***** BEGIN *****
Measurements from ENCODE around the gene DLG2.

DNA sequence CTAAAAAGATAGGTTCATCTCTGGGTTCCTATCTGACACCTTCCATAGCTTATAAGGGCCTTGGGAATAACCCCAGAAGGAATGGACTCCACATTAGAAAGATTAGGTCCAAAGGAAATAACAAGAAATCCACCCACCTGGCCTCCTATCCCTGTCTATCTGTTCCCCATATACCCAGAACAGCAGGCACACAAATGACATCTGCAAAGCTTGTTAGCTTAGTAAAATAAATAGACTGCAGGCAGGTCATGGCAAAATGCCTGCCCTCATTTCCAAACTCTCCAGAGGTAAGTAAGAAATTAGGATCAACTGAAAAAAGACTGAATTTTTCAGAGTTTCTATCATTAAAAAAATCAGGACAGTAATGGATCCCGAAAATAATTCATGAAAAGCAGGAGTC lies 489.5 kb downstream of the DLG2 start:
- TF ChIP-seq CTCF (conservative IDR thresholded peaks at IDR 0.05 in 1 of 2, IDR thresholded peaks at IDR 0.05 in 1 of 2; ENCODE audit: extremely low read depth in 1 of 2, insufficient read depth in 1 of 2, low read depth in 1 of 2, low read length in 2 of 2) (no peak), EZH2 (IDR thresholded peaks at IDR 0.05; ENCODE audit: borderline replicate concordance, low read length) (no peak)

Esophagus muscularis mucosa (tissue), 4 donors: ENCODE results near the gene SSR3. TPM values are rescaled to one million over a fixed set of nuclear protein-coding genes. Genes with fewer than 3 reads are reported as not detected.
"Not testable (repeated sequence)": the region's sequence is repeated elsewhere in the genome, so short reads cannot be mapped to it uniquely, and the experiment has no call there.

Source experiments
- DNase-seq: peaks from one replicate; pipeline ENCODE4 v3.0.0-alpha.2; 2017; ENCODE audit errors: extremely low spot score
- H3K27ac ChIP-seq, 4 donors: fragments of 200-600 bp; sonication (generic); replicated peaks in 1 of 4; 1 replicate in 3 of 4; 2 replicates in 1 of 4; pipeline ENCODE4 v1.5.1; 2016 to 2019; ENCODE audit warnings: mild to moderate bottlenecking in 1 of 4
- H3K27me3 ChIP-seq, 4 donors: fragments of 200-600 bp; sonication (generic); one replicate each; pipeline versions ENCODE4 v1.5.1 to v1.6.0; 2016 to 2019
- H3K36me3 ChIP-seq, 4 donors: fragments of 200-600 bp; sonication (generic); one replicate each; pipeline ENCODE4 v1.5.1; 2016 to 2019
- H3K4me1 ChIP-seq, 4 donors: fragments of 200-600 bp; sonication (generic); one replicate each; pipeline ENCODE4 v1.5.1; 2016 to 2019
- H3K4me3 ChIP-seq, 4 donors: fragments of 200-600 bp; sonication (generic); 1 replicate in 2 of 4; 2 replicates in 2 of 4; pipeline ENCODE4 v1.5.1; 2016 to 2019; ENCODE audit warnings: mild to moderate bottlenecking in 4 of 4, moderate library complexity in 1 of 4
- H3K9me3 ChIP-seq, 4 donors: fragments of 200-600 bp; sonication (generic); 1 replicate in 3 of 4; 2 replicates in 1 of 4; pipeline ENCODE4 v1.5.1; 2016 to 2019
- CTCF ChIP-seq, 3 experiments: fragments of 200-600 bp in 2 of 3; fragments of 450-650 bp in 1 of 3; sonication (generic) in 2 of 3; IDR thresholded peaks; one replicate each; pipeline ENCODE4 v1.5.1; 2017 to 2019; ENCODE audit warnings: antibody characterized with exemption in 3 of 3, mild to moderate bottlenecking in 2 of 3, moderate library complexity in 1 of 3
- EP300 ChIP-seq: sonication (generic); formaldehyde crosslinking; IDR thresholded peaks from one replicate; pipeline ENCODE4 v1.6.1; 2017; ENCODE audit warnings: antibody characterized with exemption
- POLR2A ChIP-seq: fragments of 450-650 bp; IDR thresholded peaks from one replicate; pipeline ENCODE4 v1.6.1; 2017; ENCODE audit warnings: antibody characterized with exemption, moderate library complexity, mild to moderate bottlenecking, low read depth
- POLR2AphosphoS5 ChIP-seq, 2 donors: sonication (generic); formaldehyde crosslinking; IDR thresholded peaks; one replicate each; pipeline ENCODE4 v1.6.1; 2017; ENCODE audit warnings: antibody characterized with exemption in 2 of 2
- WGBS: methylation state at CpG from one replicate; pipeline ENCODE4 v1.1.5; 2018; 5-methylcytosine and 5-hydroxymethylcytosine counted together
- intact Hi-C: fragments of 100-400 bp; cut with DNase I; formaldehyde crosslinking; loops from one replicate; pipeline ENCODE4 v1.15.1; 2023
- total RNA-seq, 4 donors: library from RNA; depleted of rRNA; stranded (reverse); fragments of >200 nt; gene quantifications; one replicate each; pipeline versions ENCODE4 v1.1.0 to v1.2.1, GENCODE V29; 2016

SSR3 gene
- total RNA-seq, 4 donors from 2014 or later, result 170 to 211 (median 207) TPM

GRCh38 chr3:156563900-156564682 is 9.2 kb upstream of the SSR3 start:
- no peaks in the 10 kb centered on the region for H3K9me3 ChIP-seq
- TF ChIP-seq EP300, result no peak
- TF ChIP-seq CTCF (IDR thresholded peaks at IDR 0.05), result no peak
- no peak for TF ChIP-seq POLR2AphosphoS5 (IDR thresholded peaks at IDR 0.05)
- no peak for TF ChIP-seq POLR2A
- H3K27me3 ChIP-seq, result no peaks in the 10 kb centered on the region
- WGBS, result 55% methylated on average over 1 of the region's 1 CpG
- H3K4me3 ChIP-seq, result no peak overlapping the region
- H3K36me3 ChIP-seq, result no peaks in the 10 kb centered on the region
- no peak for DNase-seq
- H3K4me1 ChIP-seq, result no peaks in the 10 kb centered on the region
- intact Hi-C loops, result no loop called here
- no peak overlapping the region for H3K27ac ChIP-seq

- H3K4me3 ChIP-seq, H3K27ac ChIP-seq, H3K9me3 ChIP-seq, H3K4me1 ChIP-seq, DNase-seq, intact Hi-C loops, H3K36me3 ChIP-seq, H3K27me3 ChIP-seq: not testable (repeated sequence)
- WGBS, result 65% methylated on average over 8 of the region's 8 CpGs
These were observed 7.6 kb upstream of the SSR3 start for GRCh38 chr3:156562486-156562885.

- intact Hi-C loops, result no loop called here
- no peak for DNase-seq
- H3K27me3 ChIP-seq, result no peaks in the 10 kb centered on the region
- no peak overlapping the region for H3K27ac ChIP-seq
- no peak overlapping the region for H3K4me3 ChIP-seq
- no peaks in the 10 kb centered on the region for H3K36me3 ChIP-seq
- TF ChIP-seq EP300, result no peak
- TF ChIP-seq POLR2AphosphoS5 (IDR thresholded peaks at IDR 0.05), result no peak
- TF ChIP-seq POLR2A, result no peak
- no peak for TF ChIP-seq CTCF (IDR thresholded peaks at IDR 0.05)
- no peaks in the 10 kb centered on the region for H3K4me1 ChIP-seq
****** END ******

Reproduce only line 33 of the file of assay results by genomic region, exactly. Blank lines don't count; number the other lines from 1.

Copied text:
- no peak for DNase-seq